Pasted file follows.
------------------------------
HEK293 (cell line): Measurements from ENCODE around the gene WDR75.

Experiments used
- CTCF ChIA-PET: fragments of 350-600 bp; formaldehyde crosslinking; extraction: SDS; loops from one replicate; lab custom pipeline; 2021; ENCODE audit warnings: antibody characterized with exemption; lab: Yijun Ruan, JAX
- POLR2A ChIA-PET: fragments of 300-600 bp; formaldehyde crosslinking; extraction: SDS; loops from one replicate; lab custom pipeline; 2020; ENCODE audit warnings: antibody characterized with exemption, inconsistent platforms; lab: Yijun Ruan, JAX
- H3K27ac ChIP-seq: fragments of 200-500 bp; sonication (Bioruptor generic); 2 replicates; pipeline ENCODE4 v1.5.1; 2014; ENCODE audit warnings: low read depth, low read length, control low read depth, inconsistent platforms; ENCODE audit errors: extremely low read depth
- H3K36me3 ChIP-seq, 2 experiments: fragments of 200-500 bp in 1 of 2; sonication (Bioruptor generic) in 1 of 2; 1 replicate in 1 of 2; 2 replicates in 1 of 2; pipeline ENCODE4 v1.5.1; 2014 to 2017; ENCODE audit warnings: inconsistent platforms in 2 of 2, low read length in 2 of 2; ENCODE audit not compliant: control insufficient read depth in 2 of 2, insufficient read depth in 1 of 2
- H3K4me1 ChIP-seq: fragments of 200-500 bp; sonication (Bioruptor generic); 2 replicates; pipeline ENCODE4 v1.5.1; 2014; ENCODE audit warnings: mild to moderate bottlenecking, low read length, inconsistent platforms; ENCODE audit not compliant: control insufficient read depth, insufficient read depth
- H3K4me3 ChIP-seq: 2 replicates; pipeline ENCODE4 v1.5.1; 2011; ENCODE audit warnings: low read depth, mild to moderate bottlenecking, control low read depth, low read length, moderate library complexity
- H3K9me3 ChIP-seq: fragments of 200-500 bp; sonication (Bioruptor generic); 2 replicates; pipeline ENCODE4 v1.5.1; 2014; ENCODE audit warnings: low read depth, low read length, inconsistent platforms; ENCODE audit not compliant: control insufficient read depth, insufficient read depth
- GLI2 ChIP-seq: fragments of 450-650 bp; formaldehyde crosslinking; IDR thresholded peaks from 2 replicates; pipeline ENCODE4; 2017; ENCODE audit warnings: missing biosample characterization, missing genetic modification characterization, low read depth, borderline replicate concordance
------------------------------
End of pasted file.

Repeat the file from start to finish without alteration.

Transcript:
HEK293 (cell line): Measurements from ENCODE around the gene WDR75.

Experiments used
- CTCF ChIA-PET: fragments of 350-600 bp; formaldehyde crosslinking; extraction: SDS; loops from one replicate; lab custom pipeline; 2021; ENCODE audit warnings: antibody characterized with exemption; lab: Yijun Ruan, JAX
- POLR2A ChIA-PET: fragments of 300-600 bp; formaldehyde crosslinking; extraction: SDS; loops from one replicate; lab custom pipeline; 2020; ENCODE audit warnings: antibody characterized with exemption, inconsistent platforms; lab: Yijun Ruan, JAX
- H3K27ac ChIP-seq: fragments of 200-500 bp; sonication (Bioruptor generic); 2 replicates; pipeline ENCODE4 v1.5.1; 2014; ENCODE audit warnings: low read depth, low read length, control low read depth, inconsistent platforms; ENCODE audit errors: extremely low read depth
- H3K36me3 ChIP-seq, 2 experiments: fragments of 200-500 bp in 1 of 2; sonication (Bioruptor generic) in 1 of 2; 1 replicate in 1 of 2; 2 replicates in 1 of 2; pipeline ENCODE4 v1.5.1; 2014 to 2017; ENCODE audit warnings: inconsistent platforms in 2 of 2, low read length in 2 of 2; ENCODE audit not compliant: control insufficient read depth in 2 of 2, insufficient read depth in 1 of 2
- H3K4me1 ChIP-seq: fragments of 200-500 bp; sonication (Bioruptor generic); 2 replicates; pipeline ENCODE4 v1.5.1; 2014; ENCODE audit warnings: mild to moderate bottlenecking, low read length, inconsistent platforms; ENCODE audit not compliant: control insufficient read depth, insufficient read depth
- H3K4me3 ChIP-seq: 2 replicates; pipeline ENCODE4 v1.5.1; 2011; ENCODE audit warnings: low read depth, mild to moderate bottlenecking, control low read depth, low read length, moderate library complexity
- H3K9me3 ChIP-seq: fragments of 200-500 bp; sonication (Bioruptor generic); 2 replicates; pipeline ENCODE4 v1.5.1; 2014; ENCODE audit warnings: low read depth, low read length, inconsistent platforms; ENCODE audit not compliant: control insufficient read depth, insufficient read depth
- GLI2 ChIP-seq: fragments of 450-650 bp; formaldehyde crosslinking; IDR thresholded peaks from 2 replicates; pipeline ENCODE4; 2017; ENCODE audit warnings: missing biosample characterization, missing genetic modification characterization, low read depth, borderline replicate concordance